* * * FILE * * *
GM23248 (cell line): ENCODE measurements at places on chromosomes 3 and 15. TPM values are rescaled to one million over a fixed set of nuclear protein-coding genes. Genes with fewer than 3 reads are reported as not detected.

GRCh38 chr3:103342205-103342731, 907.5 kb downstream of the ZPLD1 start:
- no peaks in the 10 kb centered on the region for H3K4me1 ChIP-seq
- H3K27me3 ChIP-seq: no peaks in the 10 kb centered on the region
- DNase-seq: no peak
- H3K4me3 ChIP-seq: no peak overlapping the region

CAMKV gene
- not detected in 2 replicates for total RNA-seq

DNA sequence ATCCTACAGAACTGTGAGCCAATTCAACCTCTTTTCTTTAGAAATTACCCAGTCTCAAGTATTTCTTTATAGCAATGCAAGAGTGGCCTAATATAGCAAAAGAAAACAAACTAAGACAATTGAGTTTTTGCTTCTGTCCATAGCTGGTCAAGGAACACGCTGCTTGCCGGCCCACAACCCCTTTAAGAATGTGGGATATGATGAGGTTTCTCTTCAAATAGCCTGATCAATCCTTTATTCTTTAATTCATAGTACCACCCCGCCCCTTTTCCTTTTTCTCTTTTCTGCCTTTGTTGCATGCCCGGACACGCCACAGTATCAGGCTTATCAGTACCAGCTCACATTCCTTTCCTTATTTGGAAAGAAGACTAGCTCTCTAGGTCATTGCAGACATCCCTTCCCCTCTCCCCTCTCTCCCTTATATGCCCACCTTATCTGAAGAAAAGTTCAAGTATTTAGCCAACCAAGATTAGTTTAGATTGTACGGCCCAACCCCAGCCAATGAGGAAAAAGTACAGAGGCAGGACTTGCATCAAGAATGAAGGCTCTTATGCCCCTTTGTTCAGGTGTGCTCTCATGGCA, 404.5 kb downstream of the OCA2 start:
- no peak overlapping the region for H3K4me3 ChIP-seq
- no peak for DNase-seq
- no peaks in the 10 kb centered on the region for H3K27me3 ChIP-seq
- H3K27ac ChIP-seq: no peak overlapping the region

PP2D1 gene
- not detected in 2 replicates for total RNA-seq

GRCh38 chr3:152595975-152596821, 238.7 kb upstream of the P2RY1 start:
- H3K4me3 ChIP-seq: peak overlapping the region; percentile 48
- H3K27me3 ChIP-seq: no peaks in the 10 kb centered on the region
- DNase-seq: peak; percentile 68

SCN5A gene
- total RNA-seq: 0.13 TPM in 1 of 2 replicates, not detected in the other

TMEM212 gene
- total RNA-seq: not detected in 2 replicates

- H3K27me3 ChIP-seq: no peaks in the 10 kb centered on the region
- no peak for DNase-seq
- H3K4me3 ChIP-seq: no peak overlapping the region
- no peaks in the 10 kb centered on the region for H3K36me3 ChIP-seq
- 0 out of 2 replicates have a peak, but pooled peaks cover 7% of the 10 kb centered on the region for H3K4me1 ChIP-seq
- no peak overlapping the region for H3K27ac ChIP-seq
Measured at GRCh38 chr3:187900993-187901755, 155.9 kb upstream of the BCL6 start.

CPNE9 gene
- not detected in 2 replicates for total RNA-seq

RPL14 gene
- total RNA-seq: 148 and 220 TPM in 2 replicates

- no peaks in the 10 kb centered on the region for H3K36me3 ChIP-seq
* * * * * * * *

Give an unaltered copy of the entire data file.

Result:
GM23248 (cell line): ENCODE measurements at places on chromosomes 3 and 15. TPM values are rescaled to one million over a fixed set of nuclear protein-coding genes. Genes with fewer than 3 reads are reported as not detected.

GRCh38 chr3:103342205-103342731, 907.5 kb downstream of the ZPLD1 start:
- no peaks in the 10 kb centered on the region for H3K4me1 ChIP-seq
- H3K27me3 ChIP-seq: no peaks in the 10 kb centered on the region
- DNase-seq: no peak
- H3K4me3 ChIP-seq: no peak overlapping the region

CAMKV gene
- not detected in 2 replicates for total RNA-seq

DNA sequence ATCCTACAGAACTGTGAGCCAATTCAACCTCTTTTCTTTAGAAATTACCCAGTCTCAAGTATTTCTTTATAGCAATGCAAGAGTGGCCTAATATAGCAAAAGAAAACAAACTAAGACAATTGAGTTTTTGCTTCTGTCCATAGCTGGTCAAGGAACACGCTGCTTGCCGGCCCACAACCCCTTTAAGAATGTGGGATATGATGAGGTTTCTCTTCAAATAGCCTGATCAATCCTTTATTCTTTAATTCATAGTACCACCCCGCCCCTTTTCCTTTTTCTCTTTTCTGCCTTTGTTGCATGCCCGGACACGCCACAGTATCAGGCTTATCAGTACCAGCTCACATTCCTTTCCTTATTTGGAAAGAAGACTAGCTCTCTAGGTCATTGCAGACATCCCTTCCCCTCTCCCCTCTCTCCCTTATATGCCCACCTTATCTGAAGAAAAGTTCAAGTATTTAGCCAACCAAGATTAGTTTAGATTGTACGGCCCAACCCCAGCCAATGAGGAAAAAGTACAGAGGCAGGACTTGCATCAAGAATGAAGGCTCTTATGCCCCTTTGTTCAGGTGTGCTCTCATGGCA, 404.5 kb downstream of the OCA2 start:
- no peak overlapping the region for H3K4me3 ChIP-seq
- no peak for DNase-seq
- no peaks in the 10 kb centered on the region for H3K27me3 ChIP-seq
- H3K27ac ChIP-seq: no peak overlapping the region

PP2D1 gene
- not detected in 2 replicates for total RNA-seq

GRCh38 chr3:152595975-152596821, 238.7 kb upstream of the P2RY1 start:
- H3K4me3 ChIP-seq: peak overlapping the region; percentile 48
- H3K27me3 ChIP-seq: no peaks in the 10 kb centered on the region
- DNase-seq: peak; percentile 68

SCN5A gene
- total RNA-seq: 0.13 TPM in 1 of 2 replicates, not detected in the other

TMEM212 gene
- total RNA-seq: not detected in 2 replicates

- H3K27me3 ChIP-seq: no peaks in the 10 kb centered on the region
- no peak for DNase-seq
- H3K4me3 ChIP-seq: no peak overlapping the region
- no peaks in the 10 kb centered on the region for H3K36me3 ChIP-seq
- 0 out of 2 replicates have a peak, but pooled peaks cover 7% of the 10 kb centered on the region for H3K4me1 ChIP-seq
- no peak overlapping the region for H3K27ac ChIP-seq
Measured at GRCh38 chr3:187900993-187901755, 155.9 kb upstream of the BCL6 start.

CPNE9 gene
- not detected in 2 replicates for total RNA-seq

RPL14 gene
- total RNA-seq: 148 and 220 TPM in 2 replicates

- no peaks in the 10 kb centered on the region for H3K36me3 ChIP-seq